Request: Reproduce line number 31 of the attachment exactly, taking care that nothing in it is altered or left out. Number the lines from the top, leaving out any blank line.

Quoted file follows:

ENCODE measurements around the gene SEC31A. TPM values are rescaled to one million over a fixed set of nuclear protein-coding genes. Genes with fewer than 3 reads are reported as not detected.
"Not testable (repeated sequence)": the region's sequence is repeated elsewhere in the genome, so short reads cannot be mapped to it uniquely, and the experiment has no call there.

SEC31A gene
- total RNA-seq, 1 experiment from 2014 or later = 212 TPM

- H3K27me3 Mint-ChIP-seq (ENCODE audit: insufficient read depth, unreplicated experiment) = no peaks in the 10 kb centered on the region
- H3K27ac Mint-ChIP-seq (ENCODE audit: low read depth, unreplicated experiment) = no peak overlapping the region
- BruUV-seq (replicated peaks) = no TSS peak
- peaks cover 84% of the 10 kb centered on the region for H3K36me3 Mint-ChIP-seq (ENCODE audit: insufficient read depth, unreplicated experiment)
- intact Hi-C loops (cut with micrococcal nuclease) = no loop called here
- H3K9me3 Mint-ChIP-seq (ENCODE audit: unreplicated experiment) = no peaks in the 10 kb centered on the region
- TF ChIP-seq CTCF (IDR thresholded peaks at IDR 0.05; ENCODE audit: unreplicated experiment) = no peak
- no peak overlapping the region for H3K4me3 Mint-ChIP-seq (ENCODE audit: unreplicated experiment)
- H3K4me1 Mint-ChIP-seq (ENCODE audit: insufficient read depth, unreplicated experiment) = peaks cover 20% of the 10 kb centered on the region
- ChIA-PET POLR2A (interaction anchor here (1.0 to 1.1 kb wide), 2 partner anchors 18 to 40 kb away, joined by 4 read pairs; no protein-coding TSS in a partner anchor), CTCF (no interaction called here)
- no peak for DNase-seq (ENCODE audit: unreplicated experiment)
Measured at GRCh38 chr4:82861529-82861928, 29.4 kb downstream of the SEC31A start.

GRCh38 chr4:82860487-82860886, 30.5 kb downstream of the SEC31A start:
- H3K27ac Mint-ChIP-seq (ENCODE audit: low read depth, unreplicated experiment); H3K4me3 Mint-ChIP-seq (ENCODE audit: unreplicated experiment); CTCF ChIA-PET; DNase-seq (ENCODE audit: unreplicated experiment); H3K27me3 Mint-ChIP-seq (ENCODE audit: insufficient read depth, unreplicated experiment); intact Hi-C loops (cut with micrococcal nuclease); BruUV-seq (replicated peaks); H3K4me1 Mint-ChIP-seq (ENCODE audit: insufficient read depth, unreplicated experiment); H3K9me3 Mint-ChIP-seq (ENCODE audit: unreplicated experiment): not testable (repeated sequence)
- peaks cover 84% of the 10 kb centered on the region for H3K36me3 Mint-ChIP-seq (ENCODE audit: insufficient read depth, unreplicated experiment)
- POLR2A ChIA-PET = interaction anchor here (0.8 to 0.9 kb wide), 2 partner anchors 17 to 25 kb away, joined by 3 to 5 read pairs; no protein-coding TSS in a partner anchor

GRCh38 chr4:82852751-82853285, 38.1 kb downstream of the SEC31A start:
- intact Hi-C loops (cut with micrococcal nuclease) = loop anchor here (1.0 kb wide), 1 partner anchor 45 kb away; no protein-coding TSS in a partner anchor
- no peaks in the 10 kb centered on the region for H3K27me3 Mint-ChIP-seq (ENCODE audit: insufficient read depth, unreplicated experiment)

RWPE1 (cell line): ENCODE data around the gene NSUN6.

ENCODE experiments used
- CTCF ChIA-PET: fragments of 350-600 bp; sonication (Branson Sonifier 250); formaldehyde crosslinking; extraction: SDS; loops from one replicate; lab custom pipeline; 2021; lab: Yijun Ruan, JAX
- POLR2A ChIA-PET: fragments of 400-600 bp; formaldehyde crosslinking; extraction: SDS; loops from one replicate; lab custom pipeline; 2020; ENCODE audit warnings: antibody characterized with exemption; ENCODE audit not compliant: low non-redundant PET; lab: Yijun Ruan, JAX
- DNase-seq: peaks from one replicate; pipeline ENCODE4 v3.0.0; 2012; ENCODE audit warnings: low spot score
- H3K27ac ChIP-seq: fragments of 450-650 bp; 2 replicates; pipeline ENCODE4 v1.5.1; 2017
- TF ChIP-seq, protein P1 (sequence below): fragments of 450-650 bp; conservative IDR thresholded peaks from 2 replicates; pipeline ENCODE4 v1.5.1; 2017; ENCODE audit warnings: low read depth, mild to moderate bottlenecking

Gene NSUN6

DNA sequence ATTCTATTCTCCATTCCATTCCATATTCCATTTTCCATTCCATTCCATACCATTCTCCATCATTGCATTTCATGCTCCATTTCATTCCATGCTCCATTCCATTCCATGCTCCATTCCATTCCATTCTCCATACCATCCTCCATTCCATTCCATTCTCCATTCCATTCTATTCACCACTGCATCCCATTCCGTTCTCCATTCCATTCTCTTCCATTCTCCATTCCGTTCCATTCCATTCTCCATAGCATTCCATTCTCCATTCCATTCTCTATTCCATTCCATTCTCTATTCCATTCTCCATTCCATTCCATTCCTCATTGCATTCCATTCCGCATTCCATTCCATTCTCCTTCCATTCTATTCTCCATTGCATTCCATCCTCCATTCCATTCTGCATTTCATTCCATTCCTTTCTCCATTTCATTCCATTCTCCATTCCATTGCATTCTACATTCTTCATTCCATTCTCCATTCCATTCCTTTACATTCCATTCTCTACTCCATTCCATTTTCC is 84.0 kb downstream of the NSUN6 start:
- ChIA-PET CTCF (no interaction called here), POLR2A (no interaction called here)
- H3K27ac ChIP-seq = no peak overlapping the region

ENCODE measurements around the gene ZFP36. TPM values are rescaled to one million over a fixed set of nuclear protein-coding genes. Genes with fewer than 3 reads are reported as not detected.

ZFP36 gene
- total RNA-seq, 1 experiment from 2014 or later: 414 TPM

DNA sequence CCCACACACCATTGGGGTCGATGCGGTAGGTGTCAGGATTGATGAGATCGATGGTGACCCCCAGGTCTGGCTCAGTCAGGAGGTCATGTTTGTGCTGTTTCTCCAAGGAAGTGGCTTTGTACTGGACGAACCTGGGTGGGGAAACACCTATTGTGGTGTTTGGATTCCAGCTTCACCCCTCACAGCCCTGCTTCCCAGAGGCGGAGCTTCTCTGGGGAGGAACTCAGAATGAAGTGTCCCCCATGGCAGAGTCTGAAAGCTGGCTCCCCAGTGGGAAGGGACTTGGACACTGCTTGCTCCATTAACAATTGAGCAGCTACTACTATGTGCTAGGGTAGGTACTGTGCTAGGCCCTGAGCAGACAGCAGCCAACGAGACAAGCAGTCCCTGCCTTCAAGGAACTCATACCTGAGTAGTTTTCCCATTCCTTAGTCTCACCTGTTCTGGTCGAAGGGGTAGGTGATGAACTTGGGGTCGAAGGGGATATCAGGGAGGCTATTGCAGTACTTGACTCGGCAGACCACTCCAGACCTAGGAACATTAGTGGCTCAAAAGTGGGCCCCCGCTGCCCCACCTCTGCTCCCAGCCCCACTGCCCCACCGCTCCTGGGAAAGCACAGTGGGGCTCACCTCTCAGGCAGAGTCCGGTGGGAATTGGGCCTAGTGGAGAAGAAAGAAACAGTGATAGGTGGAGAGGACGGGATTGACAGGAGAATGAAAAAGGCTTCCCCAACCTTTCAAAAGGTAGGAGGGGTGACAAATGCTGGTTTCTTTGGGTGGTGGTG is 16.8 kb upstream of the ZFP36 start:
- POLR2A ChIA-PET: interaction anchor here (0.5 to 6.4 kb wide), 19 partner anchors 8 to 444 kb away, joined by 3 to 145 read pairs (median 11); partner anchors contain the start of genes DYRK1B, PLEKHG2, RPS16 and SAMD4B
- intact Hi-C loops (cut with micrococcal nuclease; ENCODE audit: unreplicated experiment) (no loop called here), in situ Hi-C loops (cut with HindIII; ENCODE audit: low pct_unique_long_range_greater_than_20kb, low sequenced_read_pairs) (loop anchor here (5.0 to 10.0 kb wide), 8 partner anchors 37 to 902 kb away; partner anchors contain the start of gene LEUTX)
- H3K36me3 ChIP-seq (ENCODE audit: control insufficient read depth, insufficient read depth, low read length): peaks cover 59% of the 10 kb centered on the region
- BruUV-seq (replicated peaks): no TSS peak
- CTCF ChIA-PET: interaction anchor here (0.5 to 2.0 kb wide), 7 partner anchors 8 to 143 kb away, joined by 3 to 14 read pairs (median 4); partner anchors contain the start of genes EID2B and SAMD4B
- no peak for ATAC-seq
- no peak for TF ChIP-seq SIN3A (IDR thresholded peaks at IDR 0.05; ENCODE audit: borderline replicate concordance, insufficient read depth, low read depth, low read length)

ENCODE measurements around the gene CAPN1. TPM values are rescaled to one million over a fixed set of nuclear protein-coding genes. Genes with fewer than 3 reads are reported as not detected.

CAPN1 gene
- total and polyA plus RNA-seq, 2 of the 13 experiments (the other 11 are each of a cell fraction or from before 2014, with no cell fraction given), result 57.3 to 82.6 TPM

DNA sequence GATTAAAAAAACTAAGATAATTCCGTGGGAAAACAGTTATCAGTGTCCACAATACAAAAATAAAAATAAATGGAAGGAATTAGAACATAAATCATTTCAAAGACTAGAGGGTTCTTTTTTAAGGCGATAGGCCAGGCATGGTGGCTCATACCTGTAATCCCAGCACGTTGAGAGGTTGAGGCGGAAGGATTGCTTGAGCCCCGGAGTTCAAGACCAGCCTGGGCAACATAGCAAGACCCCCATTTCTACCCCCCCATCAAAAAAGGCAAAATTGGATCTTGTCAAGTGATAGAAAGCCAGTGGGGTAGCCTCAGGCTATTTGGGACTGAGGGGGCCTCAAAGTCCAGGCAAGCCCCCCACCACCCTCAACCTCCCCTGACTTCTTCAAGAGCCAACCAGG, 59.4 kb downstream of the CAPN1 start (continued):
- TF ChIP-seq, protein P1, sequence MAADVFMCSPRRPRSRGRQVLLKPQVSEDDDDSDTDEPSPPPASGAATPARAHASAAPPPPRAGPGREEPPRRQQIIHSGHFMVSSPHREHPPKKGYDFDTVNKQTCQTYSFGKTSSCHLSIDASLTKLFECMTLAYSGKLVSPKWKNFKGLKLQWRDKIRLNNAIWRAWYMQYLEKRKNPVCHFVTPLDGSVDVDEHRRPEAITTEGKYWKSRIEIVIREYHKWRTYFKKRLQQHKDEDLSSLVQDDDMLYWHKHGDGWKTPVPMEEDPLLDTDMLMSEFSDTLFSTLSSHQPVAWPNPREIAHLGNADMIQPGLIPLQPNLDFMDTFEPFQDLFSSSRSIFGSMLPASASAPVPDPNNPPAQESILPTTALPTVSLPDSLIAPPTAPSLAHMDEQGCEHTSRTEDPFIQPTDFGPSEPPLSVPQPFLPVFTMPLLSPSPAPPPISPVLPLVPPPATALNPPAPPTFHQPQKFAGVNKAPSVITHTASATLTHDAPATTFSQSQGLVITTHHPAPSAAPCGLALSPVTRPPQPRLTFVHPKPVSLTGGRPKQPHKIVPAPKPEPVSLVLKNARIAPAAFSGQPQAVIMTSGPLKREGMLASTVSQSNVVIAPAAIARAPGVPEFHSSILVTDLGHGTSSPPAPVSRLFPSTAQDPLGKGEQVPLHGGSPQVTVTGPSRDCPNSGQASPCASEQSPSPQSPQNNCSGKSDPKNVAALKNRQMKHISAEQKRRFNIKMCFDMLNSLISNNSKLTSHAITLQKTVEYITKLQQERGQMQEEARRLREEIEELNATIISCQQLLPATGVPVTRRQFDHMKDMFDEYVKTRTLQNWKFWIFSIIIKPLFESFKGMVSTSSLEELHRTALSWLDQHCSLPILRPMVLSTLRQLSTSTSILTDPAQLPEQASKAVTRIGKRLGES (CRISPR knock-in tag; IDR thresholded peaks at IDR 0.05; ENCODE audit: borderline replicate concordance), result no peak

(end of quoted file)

Gene NSUN6